Take things a day at a time. And know that we're here to help and support you any way we can.

    Sending you lots of hope and encouragement, my friend. :)
  • @emmarie this is wonderful news! thank you for the update and i'm so glad you are feeling so optimistic! you CAN do this!!!!

    :)

    have a beautiful weekend. we are here anytime!
  • @emmarie, see? You can do it! Just like that scene in A New Hope where the doubtful Luke puts on the blast shield blindfold, and Obi-Wan is so confident that despite Luke's uncertainty, Luke will be successful. Despite your own misgivings, as long as you have faith, and trust in yourr self, you can do it.

    That is also great that your captain came over to check on you and knock you out of your funk a bit. That is the sign of real leadership and a true friend. As you progress on your journey, safety nets will be critical. A good one is here, but having them in real life is even better.

    Keep the faith!
  • Glad to hear you're finding inner peace, @enmarie! And I'm happy that our comments made you smile. Remember that we're here for you anytime you need help, support, or a place to get things off your chest.

    Have a great week!!
  • Thank you everyone! I am amazed at how much better I feel physically and mentally. The only thing that I can do without is this darn sweets craving! I have not had a desire for chocolate like this in years. I am physically fit and do not have a weight problem...but I am concerned for this new craving. Is this normal? I feel like a kid again wanting something sweet after a meal or in the evening.. between after dinner and bedtime. Last week I laughed at myself because I actually bought a milkyway candy bar..I don't think I had one of those in 20 years. 
  • Ah, thanks @deand for the totally sciency explanation!
  • Wow, thank you @Leaker, @dominica and @DeanD. I appreciate the positive feedback! I am finding an inner peace with this "new" life. Although I do miss the old. Every day it's getting a little easier. I do have a pool table..was too depressed to shoot for the first two weeks. Then..surprise, my pool league captain came over the other day to visit and we shot some pool. I shot so well, it was like I hadn't taken a break at all. I am convinced that I don't need alcohol to help or enhance my skills. Once again, thank you all for the encouragement! It was nice to read all of your comments...and definitely put a smile on my face. :-)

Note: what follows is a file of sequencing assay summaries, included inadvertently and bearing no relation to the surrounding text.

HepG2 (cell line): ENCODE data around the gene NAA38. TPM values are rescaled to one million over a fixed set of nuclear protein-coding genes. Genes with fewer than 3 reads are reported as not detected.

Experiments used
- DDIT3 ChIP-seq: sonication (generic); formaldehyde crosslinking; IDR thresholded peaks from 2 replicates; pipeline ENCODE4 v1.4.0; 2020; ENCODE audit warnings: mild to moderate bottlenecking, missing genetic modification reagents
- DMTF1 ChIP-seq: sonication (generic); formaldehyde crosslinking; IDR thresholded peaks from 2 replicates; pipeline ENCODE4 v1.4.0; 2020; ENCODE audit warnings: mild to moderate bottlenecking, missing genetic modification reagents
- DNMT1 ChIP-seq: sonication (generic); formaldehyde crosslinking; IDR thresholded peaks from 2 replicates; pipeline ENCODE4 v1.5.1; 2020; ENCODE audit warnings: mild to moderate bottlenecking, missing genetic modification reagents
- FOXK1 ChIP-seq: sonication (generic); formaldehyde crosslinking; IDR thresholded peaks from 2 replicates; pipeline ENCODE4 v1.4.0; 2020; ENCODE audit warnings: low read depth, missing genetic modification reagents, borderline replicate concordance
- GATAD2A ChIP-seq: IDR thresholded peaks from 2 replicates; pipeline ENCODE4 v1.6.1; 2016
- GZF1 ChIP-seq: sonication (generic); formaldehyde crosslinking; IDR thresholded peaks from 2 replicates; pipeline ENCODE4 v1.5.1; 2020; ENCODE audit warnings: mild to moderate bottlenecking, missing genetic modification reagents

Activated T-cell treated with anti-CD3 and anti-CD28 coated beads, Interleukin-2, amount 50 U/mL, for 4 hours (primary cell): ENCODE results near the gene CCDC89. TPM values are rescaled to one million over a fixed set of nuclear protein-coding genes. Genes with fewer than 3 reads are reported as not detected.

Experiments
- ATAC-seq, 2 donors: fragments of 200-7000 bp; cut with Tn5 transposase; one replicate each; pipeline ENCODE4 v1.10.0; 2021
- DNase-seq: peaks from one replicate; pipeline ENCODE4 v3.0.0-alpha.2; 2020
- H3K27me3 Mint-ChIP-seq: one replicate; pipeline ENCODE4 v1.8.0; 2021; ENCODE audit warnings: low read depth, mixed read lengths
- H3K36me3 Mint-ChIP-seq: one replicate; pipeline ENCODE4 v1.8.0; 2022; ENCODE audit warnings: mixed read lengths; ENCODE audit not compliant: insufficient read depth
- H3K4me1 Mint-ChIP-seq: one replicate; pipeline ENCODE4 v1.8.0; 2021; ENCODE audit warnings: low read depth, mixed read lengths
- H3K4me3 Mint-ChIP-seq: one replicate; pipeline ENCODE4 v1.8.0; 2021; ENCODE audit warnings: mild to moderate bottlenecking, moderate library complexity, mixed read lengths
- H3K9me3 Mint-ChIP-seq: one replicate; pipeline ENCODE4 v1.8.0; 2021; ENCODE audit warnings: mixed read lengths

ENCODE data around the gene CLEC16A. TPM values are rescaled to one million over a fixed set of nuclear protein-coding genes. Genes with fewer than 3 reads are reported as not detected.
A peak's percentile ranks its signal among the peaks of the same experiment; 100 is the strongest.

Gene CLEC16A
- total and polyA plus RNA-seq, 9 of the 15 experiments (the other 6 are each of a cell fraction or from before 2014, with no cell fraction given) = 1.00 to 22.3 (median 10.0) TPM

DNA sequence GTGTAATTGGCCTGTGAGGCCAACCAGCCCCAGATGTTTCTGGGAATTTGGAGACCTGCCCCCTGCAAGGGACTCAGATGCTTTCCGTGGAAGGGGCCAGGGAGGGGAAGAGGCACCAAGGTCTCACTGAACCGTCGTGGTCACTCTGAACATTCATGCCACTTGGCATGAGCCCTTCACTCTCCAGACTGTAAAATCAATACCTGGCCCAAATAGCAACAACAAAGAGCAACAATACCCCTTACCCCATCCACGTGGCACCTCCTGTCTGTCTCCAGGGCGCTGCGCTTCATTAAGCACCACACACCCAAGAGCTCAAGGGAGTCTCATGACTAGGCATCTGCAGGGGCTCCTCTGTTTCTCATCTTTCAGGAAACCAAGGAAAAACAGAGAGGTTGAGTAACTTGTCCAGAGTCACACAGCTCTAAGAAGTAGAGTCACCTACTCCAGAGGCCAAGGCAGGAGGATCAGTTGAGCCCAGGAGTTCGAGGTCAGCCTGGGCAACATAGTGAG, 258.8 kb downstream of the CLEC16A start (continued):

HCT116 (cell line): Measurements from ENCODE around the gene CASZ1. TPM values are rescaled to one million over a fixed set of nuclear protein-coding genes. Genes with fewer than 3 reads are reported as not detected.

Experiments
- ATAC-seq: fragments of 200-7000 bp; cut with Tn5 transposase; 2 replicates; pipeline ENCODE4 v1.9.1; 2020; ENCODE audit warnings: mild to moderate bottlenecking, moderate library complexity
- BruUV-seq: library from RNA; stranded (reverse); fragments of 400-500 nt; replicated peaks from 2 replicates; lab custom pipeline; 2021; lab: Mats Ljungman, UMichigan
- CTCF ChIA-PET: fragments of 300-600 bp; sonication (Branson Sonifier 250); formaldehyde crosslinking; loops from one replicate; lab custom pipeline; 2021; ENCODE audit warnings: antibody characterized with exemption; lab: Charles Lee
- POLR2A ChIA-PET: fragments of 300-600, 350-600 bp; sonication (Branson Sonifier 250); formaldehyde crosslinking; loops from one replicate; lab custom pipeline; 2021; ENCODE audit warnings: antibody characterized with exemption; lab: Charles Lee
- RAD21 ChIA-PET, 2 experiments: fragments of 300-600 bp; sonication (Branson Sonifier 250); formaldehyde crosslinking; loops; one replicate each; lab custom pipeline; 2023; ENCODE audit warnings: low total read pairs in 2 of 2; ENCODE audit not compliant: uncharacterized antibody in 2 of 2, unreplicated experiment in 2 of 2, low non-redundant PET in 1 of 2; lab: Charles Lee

• @emmarie, I think the textbook, but totally unhelpful answer is, "It is not unexpected, but every recovery is different". If you are concerned about replacing one vice with another, that is valid, but a sweets craving now is better than going back to the alcohol. If in a few months, after you have settled into normalcy with the sobriety, if you aren't liking the sweets intake, then I would say that is the time to start working it.

    I am sure there are all kinds of sciency explanations for the sudden sweets craving. I'd say it is something as innocent as your taste buds and brain waking up after the numbing with the alcohol and certain things are tasting really good again. Or, perhaps the brain is just wanting SOMETHING in the evening, and candy is now the go to.
  • @enmarie... I found this information on the Livestrong website. I thought it might help you understand the sugar cravings:

    The body converts alcohol, like other refined grains, directly to sugar, causing a spike in blood sugar levels and a commensurate insulin response to bring those levels back down. Following detox, a recovering alcoholic may find that he craves sweets and starchy foods more than he did before. This is the body’s response to its perceived insufficient blood sugar in the absence of alcohol. The acute sugar cravings should pass as other withdrawal symptoms fade, but the compulsion to eat sugary foods could remain well into an alcoholic’s recovery as a psychological replacement for alcohol. Sticking to your balanced diet plan and avoiding the early temptation to “medicate” against the loss of alcohol by binging on sugar should blunt the long-term effects of sugar craving as you progress through recovery.

    https://www.livestrong.com/article/266762-diet-for-recovering-alcoholics/